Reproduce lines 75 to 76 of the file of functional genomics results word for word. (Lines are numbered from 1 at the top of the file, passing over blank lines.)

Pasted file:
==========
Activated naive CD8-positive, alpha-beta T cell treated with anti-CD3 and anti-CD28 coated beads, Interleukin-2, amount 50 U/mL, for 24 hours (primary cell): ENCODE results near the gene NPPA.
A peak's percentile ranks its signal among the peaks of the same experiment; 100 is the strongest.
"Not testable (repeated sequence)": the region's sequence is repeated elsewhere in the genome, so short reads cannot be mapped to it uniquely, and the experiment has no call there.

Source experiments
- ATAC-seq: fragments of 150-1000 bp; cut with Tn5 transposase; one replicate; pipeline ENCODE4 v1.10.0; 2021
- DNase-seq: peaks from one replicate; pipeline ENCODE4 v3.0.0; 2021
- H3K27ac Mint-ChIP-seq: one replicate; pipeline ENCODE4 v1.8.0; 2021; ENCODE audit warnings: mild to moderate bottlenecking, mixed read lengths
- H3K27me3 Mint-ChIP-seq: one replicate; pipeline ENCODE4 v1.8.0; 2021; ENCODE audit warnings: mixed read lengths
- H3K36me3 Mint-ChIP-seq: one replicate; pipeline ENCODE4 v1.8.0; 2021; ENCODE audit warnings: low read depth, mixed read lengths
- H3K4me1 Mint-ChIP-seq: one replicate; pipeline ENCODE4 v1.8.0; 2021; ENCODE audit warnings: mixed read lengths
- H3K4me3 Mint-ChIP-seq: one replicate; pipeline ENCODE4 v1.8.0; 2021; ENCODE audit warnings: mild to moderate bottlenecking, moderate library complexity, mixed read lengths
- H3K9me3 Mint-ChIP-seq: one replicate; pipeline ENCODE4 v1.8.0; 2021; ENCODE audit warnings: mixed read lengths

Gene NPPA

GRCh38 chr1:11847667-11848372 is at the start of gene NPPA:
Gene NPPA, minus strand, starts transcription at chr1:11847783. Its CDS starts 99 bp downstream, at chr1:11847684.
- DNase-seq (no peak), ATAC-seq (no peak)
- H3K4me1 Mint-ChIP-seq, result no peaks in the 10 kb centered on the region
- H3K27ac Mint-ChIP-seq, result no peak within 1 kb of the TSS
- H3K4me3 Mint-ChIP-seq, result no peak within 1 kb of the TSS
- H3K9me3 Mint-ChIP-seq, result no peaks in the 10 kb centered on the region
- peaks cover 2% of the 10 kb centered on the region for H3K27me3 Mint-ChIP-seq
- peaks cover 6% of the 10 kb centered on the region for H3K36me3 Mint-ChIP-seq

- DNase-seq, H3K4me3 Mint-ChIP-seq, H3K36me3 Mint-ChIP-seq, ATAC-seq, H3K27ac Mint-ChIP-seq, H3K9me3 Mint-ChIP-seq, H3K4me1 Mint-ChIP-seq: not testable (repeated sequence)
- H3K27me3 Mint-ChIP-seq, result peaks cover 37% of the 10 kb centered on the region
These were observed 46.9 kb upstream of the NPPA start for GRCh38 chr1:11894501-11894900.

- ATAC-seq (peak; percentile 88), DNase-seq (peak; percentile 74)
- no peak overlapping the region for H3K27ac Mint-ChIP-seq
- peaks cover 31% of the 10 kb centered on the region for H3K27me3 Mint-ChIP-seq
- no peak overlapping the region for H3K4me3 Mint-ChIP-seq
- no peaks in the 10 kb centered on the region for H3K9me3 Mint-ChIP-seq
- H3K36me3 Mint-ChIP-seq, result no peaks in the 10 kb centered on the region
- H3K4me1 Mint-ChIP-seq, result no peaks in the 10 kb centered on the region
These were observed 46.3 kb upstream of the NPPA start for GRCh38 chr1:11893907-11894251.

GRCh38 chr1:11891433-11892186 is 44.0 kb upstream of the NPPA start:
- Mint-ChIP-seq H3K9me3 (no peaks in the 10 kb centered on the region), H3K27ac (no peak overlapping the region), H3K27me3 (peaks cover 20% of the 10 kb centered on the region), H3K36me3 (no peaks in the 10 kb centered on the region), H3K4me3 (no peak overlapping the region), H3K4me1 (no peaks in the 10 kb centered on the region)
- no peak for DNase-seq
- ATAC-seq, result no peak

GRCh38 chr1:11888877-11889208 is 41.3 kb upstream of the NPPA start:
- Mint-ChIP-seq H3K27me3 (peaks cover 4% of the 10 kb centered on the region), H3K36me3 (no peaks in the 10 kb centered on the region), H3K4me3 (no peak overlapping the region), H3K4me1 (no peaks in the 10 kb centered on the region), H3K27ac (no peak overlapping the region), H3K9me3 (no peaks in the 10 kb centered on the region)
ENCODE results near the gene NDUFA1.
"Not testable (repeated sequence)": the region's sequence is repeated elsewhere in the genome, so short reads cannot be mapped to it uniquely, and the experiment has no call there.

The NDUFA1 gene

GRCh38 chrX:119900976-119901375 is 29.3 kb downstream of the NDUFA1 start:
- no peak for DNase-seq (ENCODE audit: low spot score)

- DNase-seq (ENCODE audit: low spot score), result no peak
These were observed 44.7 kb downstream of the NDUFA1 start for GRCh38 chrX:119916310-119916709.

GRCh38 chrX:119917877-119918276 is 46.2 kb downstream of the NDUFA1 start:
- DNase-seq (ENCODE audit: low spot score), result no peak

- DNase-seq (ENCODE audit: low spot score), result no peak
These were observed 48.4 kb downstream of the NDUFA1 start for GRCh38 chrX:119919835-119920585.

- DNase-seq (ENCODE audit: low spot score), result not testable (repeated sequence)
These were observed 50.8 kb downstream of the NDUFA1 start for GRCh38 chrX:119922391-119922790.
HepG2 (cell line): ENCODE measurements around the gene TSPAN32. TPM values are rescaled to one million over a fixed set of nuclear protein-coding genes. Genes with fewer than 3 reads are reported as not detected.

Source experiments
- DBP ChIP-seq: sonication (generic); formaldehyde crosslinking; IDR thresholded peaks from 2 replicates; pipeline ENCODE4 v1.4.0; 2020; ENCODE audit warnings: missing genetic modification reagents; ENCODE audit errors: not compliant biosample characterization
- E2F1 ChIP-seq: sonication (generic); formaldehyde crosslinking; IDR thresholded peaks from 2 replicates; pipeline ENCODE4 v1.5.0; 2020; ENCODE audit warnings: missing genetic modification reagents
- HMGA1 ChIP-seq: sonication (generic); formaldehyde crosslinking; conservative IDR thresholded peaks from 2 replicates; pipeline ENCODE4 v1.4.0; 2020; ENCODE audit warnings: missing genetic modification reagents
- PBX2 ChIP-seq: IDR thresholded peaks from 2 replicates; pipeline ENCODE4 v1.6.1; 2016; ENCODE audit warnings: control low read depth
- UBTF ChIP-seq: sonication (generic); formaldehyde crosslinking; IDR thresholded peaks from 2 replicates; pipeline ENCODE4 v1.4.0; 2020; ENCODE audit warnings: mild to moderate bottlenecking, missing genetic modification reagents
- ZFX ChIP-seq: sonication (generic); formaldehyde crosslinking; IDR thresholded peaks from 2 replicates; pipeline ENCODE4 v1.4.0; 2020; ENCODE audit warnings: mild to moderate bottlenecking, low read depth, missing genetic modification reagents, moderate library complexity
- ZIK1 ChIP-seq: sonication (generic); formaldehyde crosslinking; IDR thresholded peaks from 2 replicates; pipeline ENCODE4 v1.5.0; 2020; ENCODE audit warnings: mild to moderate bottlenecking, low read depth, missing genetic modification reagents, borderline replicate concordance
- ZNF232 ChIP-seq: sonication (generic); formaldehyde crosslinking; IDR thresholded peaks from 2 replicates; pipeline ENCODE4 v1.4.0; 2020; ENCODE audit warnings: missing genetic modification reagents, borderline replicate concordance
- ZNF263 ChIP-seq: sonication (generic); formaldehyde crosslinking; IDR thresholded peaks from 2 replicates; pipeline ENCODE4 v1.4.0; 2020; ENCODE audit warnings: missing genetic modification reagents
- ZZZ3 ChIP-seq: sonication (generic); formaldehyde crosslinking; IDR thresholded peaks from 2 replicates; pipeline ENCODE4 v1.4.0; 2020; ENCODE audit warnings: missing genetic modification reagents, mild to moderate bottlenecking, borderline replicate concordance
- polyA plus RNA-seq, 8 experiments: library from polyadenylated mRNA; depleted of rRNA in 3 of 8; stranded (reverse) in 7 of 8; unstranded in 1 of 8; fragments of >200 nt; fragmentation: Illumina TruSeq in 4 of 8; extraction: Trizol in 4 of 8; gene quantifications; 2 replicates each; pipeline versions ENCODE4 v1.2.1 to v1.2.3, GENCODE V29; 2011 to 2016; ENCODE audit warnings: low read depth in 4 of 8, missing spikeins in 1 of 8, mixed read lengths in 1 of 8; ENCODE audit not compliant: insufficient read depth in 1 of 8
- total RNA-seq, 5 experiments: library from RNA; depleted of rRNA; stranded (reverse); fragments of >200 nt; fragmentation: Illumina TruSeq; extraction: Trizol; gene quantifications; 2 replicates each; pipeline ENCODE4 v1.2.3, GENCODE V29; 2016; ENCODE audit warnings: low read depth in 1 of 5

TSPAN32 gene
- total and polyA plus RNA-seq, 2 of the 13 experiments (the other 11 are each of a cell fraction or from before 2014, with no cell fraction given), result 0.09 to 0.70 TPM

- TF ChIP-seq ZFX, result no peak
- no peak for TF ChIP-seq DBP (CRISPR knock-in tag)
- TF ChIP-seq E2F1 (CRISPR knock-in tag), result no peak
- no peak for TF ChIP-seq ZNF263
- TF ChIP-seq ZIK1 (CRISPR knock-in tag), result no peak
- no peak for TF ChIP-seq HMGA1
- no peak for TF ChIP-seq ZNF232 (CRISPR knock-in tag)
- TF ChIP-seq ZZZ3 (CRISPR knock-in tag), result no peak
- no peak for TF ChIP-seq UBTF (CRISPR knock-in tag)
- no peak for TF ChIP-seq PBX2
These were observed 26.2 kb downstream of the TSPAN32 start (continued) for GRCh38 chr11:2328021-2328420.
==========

- no peak for TF ChIP-seq ZNF232 (CRISPR knock-in tag)
- TF ChIP-seq ZZZ3 (CRISPR knock-in tag), result no peak